Please Note: This Article is 8 years old. This increases the likelihood that some or all of it's content is now outdated.

Landlords are reluctant to evict tenants – and when they do it’s for significant rent arrears or anti-social behaviour, according to a major new survey.

The research for the Residential Landlords’ Association counters persistent claims that private landlords are choosing to evict their tenants when they ask for repairs, in so-called retaliatory evictions.

According to the survey of more than 1,760 landlords, some 56 per cent had had to evict tenants from their properties. Almost 90% reported that they had carried out evictions for rent arrears, with another 43% for anti-social behaviour, nearly 40% for damage to the property and 20% for drug-related activity.

Just under 30% wanted to regain possession of the property, for example because they needed to sell it for personal reasons.

The RLA says its survey demonstrates that the vast majority of landlords only seek to evict when they really need to.

RLA chairman Alan Ward said:

“We have been very concerned about claims that retaliatory eviction is a widespread practice, when there is very little hard evidence to back up those claims. As our survey underlines, the vast majority of evictions are down to rent arrears or anti-social behaviour. Landlords are being threatened with more regulation which would simply make it harder for them to evict bad tenants when they need to.”

Liberal Democrat MP Sarah Teather has proposed introducing a private members’ bill to prevent ‘retaliatory evictions’. But landlords who responded to the RLA’s survey overwhelmingly rejected claims that they would evict if a tenant asked for repairs. Many said eviction was truly a last resort and called for a more balanced debate. Among their comments were:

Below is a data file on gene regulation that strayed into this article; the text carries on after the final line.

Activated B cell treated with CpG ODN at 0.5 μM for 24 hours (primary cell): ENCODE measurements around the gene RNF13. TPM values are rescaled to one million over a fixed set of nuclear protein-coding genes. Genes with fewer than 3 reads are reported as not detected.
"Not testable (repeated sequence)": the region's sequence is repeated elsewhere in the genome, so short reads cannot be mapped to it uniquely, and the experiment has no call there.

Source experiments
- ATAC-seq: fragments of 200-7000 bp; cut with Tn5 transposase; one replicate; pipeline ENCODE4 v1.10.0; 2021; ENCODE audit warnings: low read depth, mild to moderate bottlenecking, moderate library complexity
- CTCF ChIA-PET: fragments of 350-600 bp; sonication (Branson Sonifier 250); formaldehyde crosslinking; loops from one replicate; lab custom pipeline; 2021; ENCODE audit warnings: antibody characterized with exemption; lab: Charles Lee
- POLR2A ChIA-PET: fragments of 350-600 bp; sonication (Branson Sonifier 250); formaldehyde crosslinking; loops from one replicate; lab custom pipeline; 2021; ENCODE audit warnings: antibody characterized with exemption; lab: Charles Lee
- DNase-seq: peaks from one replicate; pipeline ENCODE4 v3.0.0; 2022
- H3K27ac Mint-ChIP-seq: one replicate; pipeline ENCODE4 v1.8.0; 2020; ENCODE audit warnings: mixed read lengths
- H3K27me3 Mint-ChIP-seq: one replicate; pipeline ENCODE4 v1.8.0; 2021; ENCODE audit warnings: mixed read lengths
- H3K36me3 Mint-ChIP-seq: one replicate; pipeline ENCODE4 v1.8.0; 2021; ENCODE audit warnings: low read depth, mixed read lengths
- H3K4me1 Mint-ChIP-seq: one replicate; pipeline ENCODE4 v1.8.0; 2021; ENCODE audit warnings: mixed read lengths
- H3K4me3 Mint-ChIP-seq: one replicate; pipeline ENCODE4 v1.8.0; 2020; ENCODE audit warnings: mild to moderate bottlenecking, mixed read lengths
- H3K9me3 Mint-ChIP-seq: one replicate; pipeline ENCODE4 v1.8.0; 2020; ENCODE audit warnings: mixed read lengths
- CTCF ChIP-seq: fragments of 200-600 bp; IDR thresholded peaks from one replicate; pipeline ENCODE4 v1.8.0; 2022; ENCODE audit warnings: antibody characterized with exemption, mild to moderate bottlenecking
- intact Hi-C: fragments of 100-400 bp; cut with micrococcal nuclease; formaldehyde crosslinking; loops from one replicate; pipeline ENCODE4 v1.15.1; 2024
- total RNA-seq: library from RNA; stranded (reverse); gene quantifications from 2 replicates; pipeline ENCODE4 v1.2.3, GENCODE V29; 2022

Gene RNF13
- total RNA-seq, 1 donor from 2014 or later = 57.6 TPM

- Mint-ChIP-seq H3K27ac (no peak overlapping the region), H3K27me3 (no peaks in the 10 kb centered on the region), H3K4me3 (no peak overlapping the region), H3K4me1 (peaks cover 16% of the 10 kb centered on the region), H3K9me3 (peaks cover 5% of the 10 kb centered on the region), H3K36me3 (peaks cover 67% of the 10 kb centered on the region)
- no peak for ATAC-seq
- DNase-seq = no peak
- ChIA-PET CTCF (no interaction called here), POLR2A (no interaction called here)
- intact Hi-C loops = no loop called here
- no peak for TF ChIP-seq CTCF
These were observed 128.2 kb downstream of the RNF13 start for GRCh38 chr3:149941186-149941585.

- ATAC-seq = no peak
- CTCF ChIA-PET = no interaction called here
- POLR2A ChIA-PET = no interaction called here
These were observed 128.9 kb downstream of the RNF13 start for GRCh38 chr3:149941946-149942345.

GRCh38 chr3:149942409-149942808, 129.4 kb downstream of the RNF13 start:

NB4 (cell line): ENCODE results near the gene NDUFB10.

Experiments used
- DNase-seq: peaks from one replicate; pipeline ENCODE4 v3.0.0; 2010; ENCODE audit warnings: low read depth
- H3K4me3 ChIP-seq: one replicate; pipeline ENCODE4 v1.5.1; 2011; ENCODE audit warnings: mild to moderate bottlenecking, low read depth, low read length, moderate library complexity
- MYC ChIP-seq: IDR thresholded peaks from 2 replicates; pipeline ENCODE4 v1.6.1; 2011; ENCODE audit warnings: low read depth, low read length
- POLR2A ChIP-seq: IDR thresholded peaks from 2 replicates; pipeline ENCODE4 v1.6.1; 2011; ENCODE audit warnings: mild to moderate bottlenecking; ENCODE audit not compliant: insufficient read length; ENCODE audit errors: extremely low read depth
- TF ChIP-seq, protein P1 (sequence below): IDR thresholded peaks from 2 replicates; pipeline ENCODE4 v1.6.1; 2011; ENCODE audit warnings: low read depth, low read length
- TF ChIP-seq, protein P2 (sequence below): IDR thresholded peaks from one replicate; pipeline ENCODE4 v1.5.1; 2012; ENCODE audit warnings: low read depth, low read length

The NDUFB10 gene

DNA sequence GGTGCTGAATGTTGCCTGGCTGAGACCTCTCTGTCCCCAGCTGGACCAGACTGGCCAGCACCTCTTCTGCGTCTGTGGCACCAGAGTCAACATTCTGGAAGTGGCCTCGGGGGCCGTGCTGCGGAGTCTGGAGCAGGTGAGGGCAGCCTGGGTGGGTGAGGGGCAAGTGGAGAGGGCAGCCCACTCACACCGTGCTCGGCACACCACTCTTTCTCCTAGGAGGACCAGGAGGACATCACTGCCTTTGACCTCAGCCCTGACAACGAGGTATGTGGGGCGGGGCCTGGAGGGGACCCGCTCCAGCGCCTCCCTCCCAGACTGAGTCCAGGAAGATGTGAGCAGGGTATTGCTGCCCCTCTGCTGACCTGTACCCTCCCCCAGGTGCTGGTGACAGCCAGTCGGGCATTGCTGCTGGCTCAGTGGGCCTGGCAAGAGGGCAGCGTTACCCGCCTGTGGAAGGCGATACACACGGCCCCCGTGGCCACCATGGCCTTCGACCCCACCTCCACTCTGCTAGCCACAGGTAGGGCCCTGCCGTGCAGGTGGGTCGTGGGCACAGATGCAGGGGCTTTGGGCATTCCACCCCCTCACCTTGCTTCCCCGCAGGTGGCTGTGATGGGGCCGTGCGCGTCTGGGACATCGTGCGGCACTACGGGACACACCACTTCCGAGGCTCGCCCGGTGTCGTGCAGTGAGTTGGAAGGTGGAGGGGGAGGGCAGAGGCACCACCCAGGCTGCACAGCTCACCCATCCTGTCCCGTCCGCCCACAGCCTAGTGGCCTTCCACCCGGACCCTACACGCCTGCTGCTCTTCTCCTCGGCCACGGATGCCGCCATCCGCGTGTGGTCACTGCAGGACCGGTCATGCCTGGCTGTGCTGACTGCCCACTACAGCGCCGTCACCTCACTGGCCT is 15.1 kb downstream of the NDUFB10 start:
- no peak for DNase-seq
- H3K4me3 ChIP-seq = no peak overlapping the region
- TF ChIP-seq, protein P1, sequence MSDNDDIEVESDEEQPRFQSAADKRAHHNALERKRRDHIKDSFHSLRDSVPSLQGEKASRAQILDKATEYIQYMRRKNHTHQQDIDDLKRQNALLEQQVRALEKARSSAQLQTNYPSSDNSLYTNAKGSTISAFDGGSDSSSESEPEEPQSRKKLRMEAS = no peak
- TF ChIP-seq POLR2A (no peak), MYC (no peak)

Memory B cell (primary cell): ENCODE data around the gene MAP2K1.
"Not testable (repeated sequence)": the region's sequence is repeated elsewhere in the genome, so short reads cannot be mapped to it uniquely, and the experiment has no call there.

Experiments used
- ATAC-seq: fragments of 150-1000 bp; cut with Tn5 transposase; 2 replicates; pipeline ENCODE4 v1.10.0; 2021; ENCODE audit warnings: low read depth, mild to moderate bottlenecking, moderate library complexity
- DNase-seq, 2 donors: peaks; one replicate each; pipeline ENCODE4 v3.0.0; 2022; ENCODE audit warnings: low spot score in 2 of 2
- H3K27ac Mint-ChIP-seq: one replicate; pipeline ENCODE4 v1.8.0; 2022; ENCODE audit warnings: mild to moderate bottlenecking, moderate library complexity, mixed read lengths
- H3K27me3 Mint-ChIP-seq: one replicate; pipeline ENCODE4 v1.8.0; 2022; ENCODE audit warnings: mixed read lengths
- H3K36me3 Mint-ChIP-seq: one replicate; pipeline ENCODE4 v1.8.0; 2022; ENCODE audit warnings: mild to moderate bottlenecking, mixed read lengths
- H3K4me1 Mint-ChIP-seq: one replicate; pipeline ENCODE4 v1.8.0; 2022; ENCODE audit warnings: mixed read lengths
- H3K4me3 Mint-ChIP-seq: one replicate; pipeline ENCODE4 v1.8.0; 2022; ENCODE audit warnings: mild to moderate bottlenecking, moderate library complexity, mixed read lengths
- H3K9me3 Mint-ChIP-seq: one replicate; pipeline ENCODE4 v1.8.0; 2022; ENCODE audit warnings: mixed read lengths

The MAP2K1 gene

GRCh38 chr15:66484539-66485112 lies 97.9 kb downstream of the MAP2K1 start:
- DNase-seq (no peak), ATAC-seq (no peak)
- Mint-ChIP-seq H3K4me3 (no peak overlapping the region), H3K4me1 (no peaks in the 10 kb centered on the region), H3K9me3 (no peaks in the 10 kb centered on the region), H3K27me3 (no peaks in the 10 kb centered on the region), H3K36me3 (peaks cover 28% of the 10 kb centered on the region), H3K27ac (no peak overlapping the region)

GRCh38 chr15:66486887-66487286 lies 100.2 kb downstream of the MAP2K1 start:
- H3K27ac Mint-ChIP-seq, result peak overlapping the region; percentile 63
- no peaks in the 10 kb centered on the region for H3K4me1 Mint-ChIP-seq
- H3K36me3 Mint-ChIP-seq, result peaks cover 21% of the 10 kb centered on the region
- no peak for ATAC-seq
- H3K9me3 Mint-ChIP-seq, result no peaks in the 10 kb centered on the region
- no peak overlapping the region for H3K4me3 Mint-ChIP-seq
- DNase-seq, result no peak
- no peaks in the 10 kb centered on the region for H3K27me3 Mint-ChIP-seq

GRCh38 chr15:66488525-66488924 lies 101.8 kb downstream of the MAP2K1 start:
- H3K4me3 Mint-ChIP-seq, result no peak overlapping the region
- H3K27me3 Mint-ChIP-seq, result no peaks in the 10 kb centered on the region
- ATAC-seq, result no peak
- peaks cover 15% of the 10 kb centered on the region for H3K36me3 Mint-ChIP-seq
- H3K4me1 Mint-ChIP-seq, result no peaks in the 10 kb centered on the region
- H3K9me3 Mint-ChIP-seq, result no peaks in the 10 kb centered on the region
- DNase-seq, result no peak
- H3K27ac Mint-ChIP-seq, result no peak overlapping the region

“I would only ever evict a tenant if they were not paying rent and behaving badly/breaching their tenancy agreement.”

“The system is heavily biased against landlords. More consideration and emphasis should be placed on providing support for, not demonising, landlords.”

“We seem to be easy and popular targets. This is disappointing for those of us who provide good quality housing and ethical treatment.”

“It’s not all good tenant, bad landlord.”

“We positively encourage our tenants to tell us about repairs that need doing so that we can leap on top of maintenance and prevent small repairs from turning into major repairs.”

The RLA is particularly worried about calls for Section 21 notices, which allow landlords to gain possession of homes at the end of an assured shorthold tenancy, to be overhauled. “If landlords see Section 21 under threat they will withdraw from the sector,” said Mr Ward. “Landlords are frightened that they cannot evict tenants who are in rent arrears or who are guilty of anti-social behaviour easily and cheaply. We still have complaints that even under Section 21 there are costs and delays involved in obtaining possession.”

There are also concerns that if moves to stop tenants being evicted for a period of time after they had requested repairs were implemented, then tenants in rent arrears, for example, could put in spurious repair claims to prevent eviction.

The RLA represents over 20,000 private sector residential landlords in England and Wales.

Please Note: This Article is 8 years old. This increases the likelihood that some or all of it's content is now outdated.


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